Microsoft recently announced that it would require TPM for Windows 11 installation. This has led to a fair bit of confusion about TPM, which stands for Trusted Platform Module, and what it means for those looking to upgrade to Windows 11. In our latest Tech Edge video, we’re looking at what TPM does, why it’s important, and why it’s been such a focus of the Windows 11 announcement.
TPM for Windows 11 Security
The security of digital information has been a hot topic from the moment digital information became a thing. Security has only grown in importance as that information has become more sensitive and attacks on it more sophisticated.
Providing a secure barrier between the information on a computer and attackers who wish to access it, is the role of a Trusted Platform Module. TPM. Now in its second generation, called TPM 2.0, TPM acts as a secure crypto-processor. It generates, stores and limits the use of cryptographic keys required to access system files. Simple, everyday terminology there, right?
How Does TPM Work?
The truth is, there’s nothing simple about TPM. But, perhaps the most important aspect is actually right there in the name. The “module” in Trusted Platform Module has traditionally been exactly that. It’s a physical chip that’s soldered onto a motherboard and provides your computer with what amounts to a digital fingerprint. That fingerprint is then REQUIRED to access any of the information stored on your system. Because it’s physically located inside your machine, attackers are much less likely to have any luck spoofing, tampering with or defeating its protections.
TPM can be leveraged to encrypt your storage drive. This protects your data, including your identity and operating system files, where traditional anti-malware solutions are vulnerable. Encryption also protects your data in the case of physical theft.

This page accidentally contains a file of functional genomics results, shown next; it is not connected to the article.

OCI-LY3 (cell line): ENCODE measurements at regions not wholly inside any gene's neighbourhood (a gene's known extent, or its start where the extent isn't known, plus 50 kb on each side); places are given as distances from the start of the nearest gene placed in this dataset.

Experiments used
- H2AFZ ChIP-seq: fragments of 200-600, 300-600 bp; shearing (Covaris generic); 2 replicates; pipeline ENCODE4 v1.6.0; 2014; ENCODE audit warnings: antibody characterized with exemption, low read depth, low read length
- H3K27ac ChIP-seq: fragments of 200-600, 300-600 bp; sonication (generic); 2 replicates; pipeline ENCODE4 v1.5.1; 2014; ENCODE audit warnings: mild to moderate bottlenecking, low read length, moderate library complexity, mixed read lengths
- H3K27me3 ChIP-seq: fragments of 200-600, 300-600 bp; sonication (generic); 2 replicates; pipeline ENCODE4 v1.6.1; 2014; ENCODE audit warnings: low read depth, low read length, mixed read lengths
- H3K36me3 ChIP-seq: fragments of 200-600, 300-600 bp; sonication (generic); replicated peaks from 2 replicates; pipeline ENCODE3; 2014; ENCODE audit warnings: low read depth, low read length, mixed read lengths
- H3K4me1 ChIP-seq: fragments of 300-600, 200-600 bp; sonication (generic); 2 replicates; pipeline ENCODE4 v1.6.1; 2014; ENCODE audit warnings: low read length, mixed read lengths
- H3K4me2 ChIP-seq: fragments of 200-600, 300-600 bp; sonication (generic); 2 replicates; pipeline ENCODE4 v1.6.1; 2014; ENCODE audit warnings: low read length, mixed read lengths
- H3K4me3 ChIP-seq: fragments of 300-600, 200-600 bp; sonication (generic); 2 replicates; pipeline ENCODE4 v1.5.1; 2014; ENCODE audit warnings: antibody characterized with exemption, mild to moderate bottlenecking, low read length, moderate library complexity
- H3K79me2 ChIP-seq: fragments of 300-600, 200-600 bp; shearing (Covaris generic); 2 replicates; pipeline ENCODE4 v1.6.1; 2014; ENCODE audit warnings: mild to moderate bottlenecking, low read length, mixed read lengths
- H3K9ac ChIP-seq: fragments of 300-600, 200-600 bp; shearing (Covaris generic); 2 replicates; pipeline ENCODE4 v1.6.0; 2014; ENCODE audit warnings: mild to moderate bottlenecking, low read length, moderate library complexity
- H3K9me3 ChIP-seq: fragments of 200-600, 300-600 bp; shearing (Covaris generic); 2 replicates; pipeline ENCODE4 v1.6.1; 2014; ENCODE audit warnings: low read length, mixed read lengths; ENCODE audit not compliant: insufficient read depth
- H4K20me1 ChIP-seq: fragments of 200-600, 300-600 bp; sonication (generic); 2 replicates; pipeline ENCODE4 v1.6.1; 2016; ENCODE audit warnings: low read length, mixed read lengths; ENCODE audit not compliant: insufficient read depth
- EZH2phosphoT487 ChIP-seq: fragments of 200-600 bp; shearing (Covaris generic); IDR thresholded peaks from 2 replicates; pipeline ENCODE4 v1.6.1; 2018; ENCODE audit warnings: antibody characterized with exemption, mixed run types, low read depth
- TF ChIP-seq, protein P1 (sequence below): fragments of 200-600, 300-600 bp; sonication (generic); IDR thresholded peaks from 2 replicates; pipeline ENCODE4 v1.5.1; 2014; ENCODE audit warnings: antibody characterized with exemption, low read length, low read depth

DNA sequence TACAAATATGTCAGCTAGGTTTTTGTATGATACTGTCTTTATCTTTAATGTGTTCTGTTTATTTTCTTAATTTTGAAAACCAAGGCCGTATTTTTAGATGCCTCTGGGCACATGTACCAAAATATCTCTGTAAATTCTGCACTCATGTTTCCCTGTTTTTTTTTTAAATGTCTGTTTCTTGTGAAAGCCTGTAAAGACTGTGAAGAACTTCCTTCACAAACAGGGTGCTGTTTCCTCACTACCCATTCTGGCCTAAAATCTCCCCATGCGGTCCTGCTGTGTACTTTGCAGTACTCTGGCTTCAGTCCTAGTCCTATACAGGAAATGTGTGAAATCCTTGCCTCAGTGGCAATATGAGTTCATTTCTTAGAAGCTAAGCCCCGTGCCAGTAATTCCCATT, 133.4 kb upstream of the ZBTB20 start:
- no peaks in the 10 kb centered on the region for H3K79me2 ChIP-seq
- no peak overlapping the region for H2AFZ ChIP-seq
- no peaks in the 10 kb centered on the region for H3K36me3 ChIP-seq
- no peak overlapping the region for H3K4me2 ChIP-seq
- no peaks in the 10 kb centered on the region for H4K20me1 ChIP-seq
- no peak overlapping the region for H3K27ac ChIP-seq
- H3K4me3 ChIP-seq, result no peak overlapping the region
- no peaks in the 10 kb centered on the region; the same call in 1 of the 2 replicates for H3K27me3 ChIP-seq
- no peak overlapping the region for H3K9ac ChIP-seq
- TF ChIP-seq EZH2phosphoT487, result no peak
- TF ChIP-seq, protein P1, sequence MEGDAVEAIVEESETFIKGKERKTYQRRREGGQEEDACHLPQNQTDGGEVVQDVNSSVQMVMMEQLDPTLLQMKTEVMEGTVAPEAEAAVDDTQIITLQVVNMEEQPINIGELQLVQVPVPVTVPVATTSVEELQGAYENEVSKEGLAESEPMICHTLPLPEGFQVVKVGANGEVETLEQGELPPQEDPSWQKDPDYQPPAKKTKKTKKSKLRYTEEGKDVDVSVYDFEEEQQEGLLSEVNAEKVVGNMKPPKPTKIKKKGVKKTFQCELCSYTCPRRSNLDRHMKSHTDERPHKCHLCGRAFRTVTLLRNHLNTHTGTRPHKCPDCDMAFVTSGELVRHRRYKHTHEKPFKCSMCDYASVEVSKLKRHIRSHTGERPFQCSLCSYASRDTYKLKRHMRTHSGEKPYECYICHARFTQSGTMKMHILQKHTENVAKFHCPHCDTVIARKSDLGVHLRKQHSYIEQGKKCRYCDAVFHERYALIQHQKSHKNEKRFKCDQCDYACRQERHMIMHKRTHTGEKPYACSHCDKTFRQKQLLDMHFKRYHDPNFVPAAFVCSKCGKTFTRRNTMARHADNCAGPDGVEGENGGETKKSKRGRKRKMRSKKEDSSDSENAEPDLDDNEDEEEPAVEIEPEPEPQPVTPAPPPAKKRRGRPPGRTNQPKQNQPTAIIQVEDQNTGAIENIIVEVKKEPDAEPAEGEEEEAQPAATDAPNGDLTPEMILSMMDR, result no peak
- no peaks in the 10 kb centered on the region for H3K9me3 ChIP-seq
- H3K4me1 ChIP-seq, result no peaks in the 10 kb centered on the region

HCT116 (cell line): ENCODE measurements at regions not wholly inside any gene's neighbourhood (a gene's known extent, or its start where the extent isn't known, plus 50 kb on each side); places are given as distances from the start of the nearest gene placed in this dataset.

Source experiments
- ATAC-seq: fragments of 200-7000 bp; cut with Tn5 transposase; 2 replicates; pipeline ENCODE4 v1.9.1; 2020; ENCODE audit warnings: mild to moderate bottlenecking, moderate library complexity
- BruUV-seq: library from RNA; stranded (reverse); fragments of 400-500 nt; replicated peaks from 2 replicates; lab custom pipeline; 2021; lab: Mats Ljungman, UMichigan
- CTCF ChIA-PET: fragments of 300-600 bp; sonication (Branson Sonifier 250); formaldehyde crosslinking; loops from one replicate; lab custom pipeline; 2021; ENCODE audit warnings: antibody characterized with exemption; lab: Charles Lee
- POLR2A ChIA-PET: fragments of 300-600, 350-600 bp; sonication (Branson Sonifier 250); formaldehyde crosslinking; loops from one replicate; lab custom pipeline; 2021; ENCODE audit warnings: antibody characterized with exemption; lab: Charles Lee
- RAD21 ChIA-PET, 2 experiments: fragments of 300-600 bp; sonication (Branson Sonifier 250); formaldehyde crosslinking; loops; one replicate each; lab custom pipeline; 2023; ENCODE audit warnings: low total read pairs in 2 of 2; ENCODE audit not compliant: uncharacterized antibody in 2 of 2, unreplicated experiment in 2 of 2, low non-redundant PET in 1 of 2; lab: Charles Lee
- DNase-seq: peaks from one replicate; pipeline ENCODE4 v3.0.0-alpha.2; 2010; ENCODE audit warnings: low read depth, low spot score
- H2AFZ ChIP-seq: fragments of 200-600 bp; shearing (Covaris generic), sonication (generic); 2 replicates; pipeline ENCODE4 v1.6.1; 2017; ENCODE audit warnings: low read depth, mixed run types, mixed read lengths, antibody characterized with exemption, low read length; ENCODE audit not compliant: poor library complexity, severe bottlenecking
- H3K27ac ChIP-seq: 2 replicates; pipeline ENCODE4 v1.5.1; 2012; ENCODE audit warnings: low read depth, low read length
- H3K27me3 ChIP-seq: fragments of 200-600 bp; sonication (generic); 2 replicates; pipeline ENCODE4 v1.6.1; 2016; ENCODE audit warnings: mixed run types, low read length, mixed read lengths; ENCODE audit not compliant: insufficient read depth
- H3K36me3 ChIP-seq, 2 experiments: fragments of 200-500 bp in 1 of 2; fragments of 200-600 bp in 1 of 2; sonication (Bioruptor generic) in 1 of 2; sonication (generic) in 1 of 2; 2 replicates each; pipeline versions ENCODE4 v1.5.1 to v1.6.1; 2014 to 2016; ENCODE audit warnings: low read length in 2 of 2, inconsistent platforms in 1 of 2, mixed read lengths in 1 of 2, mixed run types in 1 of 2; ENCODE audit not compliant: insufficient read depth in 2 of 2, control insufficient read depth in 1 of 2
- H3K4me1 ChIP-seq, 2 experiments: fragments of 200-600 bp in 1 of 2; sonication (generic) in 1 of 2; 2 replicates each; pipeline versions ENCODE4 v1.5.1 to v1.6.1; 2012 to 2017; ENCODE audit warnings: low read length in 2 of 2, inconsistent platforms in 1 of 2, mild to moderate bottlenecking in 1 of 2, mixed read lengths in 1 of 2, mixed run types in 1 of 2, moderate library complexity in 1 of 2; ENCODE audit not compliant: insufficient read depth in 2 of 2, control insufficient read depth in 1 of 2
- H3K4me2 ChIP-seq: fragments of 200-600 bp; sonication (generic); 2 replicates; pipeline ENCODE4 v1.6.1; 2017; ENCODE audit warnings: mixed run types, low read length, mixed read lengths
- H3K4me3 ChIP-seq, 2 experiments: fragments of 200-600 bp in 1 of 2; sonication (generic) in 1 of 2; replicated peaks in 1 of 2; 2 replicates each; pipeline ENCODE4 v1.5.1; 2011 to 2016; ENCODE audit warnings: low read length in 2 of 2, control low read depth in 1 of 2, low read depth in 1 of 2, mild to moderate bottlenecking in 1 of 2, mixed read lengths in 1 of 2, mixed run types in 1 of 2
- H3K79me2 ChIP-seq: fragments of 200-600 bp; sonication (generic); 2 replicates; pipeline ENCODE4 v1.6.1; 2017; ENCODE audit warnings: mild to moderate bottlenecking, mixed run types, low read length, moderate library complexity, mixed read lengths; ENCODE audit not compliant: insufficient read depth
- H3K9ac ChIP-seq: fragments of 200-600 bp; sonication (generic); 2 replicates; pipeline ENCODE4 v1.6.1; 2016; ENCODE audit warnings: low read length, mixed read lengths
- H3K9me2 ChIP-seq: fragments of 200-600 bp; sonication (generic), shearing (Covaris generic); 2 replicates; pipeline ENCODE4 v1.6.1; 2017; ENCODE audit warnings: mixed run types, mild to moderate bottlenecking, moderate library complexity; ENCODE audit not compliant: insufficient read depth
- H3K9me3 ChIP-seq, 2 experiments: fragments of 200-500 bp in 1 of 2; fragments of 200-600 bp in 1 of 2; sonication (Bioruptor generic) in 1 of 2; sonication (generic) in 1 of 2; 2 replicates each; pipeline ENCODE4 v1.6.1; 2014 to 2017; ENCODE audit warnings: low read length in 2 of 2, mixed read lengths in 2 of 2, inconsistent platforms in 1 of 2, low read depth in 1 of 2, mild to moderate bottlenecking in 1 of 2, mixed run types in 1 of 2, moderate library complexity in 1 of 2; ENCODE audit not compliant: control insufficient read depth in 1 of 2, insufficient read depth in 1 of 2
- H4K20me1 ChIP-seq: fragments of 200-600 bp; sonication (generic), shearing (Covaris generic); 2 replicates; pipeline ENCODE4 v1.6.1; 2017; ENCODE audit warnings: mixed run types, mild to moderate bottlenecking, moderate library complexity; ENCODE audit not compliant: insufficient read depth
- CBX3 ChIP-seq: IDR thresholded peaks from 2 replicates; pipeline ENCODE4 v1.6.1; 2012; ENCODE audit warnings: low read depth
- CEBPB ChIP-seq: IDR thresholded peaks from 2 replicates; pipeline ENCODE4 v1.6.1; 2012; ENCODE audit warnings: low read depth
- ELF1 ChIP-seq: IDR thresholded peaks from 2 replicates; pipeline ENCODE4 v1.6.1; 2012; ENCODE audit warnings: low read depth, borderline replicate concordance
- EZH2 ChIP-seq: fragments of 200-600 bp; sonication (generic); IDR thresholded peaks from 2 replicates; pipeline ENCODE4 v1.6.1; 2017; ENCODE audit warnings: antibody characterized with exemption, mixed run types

The Emergence of Firmware TPM (fTPM)
Hardware-based TPM has been around for a while. More recently both AMD and Intel have begun implementing firmware TPM, or fTPM, solutions. For example, Intel’s Platform Trust Technology, or PTT, found in some Intel chipsets, provides the same TPM security protocols without the need for an additional physical chip. To your operating system and applications, PTT looks and acts exactly like TPM. The difference is, computers with Intel PTT, or AMD’s built-in firmware version, don’t require a dedicated crypto-processor or memory.
Firmware TPM enables more devices, including lower-cost and lower-power systems, to support the same root of trust concepts enabled by hardware-based TPM. This is especially helpful in the industrial PC space as it lets organizations establish the same, rigorous levels of security on endpoints and gateways as on desktop hardware. These firmware TPM solutions also meet Microsoft’s Windows 11 requirements. That means systems with Intel PTT or AMD’s fTPM solution should be in the clear for Windows 11 support.
Upgrading to Windows 11
So, what does all of this mean for upgrading your OS? Microsoft is clearly taking a stand when it comes to security (read: Windows 11 enables security by design from the chip to the cloud). They have provided a full list of processors compatible with Windows 11 (Intel CPUs, AMD CPUs). It’s important to mention that Microsoft has actually updated their compatibility page for Windows 11 since their original announcement. It now includes a single list of minimum hardware requirements including mention of TPM version 2.0. They will also be offering a downloadable PC Health Tool that will check your system for compatibility.
Before running the PC Health Tool, you’ll want to ensure that, if available, TPM, PTT or fTPM are enabled on your system. Checking for this is easily done in the UEFI (formally called the BIOS). Even systems that feature these technologies don’t always ship with the setting turned on. That reality has been causing a fair bit of confusion for users running this check following the Microsoft announcement. This caused Microsoft to pull the PC Health Tool for updates. We expect it to be available again closer to the official launch of Windows 11.
Do You Definitely Need TPM for Windows 11?
Now, could all of this change? Yes. We’re still months away from Windows 11 making its debut, and Microsoft has said that they’ll continue to evaluate hardware requirements as they release the new OS to their Windows Insiders and partner OEMs like OnLogic. We’ll be sure to keep you updated, so if you found this video helpful be sure to subscribe to our YouTube channel and give this video a like.